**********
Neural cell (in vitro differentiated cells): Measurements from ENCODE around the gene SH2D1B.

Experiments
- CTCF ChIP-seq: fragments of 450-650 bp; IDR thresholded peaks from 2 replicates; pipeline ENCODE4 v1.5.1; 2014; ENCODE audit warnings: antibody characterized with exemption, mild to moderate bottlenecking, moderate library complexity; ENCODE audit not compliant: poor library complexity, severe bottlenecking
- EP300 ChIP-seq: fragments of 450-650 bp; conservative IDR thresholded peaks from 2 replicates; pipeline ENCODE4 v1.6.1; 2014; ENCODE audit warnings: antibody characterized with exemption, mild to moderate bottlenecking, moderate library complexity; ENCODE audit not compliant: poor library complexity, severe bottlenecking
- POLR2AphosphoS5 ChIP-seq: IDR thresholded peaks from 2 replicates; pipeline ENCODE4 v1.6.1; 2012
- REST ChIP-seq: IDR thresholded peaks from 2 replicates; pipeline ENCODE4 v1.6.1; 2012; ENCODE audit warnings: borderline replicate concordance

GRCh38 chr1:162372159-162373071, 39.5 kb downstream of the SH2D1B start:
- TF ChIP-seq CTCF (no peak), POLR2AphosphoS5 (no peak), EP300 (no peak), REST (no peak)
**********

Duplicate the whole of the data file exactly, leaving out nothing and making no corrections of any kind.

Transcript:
Neural cell (in vitro differentiated cells): Measurements from ENCODE around the gene SH2D1B.

Experiments
- CTCF ChIP-seq: fragments of 450-650 bp; IDR thresholded peaks from 2 replicates; pipeline ENCODE4 v1.5.1; 2014; ENCODE audit warnings: antibody characterized with exemption, mild to moderate bottlenecking, moderate library complexity; ENCODE audit not compliant: poor library complexity, severe bottlenecking
- EP300 ChIP-seq: fragments of 450-650 bp; conservative IDR thresholded peaks from 2 replicates; pipeline ENCODE4 v1.6.1; 2014; ENCODE audit warnings: antibody characterized with exemption, mild to moderate bottlenecking, moderate library complexity; ENCODE audit not compliant: poor library complexity, severe bottlenecking
- POLR2AphosphoS5 ChIP-seq: IDR thresholded peaks from 2 replicates; pipeline ENCODE4 v1.6.1; 2012
- REST ChIP-seq: IDR thresholded peaks from 2 replicates; pipeline ENCODE4 v1.6.1; 2012; ENCODE audit warnings: borderline replicate concordance

GRCh38 chr1:162372159-162373071, 39.5 kb downstream of the SH2D1B start:
- TF ChIP-seq CTCF (no peak), POLR2AphosphoS5 (no peak), EP300 (no peak), REST (no peak)